Tall Order: Drawing the Windows to the Soul

Click on any of the above images to see David Kassan's Drawing the Eyes.

That is no small task, no doubt about it. Yet hundreds of thousands of us search every year online about how to draw eyes. Mostly, I think, because we take drawing eyes for granted. All you need is an oval, a circle, and a dot, right? That's all it takes.

But once you leave the fourth grade, that kind of depiction just doesn't cut it anymore—I know, I've tried. But my problem was that I didn't even know where to start with drawing eyes because I couldn't get past what I thought I should be doing. But my faulty perception was based on a flattening of the object in question and a lack of anatomical knowledge.  

Artist and instructor David Kassan has no such hindrances. He is practically an ace at drawing figures and capturing a likeness. His newest video on drawing eyes takes us through the foundational steps of "building" the eye with light and shadow, and along the way he narrates the drawing's development, discussing moments in the process that are tricky or particularly illuminating.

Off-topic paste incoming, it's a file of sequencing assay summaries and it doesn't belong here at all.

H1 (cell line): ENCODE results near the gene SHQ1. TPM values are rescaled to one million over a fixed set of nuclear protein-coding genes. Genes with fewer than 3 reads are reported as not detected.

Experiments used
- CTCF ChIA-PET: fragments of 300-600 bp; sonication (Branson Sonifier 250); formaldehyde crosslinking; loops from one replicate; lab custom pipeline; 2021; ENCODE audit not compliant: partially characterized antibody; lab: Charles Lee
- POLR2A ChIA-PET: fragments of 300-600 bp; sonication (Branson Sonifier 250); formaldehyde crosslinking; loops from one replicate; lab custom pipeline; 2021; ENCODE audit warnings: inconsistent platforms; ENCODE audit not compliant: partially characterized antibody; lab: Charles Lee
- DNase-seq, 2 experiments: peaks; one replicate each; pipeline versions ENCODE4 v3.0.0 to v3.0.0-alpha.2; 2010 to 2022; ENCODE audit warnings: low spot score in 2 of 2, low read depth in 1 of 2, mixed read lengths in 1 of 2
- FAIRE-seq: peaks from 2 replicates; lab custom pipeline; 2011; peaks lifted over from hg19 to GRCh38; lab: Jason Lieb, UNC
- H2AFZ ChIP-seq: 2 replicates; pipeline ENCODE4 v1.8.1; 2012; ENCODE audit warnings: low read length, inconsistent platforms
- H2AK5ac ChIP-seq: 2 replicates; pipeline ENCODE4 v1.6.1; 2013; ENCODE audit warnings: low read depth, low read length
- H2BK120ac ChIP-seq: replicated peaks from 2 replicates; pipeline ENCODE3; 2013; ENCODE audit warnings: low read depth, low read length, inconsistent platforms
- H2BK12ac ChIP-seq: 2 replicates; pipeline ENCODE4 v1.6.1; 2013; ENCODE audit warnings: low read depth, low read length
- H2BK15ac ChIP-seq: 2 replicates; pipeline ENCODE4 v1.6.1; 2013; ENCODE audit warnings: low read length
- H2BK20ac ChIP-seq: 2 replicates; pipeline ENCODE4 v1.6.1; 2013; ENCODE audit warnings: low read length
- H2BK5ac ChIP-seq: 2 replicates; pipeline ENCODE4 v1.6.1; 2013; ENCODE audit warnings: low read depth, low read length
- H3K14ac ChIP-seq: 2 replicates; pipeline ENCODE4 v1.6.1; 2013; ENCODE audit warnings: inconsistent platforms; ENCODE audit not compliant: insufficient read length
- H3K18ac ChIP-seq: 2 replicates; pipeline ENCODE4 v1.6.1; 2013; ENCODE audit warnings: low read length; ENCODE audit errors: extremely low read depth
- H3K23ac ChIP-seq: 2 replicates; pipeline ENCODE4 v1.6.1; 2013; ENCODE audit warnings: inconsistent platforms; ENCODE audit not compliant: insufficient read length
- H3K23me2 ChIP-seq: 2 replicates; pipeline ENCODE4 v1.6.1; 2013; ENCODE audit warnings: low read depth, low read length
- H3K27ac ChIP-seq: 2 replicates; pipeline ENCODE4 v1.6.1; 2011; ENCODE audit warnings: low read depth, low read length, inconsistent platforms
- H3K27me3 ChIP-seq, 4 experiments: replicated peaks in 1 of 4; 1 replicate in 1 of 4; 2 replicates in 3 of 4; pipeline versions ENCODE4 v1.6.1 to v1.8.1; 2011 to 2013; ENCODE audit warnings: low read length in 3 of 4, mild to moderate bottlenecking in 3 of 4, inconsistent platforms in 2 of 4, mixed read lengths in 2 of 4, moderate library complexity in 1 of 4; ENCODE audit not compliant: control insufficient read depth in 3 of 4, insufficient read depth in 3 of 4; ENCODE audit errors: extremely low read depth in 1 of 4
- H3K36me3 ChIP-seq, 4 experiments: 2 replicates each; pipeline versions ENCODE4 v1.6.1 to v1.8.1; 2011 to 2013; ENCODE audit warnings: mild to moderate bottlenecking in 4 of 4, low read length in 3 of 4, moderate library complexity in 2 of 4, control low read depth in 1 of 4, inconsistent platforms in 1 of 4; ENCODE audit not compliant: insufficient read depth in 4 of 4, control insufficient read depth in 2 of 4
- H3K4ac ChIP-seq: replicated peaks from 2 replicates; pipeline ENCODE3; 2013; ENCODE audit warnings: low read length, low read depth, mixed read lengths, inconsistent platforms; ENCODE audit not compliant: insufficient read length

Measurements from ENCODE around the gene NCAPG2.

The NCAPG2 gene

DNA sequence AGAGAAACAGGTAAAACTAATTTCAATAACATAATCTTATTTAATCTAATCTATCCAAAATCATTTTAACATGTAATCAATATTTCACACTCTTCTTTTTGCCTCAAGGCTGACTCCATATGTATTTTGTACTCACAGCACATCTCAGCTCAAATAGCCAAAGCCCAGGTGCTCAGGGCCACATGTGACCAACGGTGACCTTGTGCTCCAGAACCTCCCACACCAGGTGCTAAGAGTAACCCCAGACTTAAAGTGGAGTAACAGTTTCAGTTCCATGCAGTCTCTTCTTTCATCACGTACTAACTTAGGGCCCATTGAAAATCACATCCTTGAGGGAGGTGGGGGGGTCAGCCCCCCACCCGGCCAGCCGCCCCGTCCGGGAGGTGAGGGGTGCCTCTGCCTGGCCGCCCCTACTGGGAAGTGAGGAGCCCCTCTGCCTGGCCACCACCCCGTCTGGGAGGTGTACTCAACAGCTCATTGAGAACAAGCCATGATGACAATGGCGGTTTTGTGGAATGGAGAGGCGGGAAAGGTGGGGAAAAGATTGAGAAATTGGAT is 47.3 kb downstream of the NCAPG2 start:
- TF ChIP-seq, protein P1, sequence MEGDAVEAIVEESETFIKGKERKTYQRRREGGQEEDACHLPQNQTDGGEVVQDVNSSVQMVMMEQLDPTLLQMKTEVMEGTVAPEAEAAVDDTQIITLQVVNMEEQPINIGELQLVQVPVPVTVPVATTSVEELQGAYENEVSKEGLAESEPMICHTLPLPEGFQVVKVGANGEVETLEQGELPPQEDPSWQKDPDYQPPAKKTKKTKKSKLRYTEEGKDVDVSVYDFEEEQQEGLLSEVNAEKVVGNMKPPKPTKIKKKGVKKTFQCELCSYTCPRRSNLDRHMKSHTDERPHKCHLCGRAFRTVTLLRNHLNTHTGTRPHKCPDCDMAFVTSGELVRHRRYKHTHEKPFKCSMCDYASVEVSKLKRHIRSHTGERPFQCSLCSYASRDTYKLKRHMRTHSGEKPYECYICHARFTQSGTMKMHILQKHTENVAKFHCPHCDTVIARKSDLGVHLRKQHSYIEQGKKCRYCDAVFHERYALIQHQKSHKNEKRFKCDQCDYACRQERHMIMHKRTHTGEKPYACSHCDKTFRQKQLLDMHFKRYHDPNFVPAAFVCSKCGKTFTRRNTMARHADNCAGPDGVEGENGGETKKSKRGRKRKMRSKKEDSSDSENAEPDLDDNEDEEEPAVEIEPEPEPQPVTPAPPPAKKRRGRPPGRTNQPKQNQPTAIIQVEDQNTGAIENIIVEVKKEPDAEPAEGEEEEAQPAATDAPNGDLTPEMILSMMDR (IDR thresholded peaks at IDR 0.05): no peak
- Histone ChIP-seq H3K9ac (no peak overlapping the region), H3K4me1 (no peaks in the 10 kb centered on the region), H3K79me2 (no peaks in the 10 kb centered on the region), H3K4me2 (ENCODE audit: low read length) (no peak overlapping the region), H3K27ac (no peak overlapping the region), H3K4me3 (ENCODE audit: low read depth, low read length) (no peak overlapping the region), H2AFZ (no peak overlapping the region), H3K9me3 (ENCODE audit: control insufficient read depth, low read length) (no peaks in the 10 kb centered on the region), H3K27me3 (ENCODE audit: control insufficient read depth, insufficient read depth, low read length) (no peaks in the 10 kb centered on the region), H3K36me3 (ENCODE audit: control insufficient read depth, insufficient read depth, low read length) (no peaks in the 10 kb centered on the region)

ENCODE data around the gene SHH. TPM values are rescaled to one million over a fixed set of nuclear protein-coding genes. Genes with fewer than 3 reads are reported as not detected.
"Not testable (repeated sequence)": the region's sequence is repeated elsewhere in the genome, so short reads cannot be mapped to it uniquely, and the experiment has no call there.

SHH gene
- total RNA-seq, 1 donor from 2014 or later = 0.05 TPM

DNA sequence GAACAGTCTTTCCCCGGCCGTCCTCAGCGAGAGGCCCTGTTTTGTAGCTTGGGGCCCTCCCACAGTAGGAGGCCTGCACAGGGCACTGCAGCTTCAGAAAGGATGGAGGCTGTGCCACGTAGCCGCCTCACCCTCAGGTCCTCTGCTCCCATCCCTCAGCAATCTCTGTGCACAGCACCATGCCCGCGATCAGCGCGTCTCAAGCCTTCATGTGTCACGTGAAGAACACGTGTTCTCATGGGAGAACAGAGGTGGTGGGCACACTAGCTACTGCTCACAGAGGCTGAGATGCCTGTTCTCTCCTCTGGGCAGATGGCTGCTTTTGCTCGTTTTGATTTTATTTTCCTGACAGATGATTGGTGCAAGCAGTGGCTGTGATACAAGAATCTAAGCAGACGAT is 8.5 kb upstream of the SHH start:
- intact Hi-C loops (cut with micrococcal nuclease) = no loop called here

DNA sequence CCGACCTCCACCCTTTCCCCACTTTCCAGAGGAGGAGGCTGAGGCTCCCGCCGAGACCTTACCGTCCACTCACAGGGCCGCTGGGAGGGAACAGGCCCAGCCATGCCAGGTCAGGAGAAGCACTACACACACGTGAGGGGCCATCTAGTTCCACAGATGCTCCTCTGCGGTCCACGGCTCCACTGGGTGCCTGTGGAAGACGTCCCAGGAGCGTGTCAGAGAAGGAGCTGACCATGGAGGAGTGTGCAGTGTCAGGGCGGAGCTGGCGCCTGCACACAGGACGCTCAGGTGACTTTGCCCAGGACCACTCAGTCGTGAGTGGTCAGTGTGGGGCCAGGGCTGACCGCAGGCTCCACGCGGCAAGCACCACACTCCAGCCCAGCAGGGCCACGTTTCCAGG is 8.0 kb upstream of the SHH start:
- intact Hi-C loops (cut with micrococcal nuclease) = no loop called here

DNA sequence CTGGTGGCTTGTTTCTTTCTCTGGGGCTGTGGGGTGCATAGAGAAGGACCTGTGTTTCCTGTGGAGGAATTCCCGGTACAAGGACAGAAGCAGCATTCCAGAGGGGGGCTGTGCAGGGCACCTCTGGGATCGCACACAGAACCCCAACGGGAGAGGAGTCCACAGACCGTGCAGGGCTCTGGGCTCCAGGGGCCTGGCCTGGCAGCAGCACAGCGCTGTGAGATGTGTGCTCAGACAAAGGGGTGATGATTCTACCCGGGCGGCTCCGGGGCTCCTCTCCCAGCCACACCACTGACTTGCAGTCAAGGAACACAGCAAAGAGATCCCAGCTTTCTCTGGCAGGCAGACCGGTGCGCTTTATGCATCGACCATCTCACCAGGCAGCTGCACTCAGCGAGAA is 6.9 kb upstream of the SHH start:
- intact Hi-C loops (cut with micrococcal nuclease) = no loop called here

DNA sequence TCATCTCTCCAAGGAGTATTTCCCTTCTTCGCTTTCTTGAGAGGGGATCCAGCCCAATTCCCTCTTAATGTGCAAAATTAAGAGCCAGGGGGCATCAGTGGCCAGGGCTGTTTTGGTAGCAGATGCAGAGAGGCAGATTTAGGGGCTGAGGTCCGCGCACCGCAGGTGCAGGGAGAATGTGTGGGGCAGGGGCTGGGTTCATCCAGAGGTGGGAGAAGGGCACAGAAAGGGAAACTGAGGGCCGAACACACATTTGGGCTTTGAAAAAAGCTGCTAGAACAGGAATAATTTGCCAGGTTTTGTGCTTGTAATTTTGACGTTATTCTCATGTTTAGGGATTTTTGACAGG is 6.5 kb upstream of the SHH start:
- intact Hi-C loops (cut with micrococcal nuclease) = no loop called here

After watching Kassan…several times…I do feel like I can go beyond my elementary attempts at drawing the eye. And that is a boon because breaking down this one feature of the face opens up so many more possibilities for when we are drawing faces. Kassan's expertise is well worth. Enjoy Drawing the Eyes with David Kassan!

 

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Courtney Jordan

About Courtney Jordan

  Courtney is the editor of Artist Daily. For her, art is one of life’s essentials and a career mainstay. She’s pursued academic studies of the Old Masters of Spain and Italy as well as museum curatorial experience, writing and reporting on arts and culture as a magazine staffer, and acquiring and editing architecture and cultural history books. She hopes to recommit herself to more studio time, too, working in mixed media.   

One thought on “Tall Order: Drawing the Windows to the Soul

  1. As far as I am concerned, this video is great. Loved watching it and could probably watch it a multitude of times and catch something new and intriguing in his technique every time I watched.

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